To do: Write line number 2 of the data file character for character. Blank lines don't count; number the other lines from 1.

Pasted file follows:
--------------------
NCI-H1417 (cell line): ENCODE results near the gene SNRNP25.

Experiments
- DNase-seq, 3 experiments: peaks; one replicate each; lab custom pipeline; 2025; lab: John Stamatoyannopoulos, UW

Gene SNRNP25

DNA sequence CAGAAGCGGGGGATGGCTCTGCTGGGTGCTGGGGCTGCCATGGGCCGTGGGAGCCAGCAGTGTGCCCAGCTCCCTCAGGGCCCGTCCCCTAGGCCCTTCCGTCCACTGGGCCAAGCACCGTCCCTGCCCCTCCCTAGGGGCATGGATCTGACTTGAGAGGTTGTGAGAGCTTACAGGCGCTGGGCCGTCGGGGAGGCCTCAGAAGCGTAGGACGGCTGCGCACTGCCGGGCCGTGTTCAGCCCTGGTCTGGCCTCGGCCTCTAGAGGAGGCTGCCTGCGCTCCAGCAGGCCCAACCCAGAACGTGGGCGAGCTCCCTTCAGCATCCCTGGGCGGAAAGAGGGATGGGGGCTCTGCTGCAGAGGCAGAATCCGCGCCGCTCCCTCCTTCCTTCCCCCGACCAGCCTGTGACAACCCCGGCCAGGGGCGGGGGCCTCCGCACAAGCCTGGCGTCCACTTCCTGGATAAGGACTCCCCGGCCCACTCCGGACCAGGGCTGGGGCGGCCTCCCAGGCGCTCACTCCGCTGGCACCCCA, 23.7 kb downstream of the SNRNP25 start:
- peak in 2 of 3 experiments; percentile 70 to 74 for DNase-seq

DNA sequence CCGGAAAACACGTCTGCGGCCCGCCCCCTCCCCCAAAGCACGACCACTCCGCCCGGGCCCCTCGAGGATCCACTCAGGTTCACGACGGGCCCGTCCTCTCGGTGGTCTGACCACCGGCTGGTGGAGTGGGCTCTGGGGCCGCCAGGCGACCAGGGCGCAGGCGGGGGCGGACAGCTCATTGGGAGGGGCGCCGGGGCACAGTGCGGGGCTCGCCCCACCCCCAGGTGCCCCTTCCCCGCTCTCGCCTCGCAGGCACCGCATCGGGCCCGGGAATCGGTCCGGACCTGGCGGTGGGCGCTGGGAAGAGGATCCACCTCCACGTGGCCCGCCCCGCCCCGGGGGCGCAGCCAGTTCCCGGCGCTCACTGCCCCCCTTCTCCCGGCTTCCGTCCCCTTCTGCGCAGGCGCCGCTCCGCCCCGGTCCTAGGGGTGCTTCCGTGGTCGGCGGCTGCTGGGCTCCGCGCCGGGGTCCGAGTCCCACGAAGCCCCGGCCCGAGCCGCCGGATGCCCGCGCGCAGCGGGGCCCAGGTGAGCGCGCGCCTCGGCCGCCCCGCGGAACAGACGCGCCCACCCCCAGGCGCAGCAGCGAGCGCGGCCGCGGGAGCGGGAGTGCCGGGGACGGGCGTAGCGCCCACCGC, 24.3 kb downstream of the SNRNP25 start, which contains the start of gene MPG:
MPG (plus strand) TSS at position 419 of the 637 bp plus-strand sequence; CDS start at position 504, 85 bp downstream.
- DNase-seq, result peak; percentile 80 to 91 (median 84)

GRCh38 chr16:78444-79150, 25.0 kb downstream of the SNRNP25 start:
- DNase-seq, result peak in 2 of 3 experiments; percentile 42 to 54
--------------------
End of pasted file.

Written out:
Experiments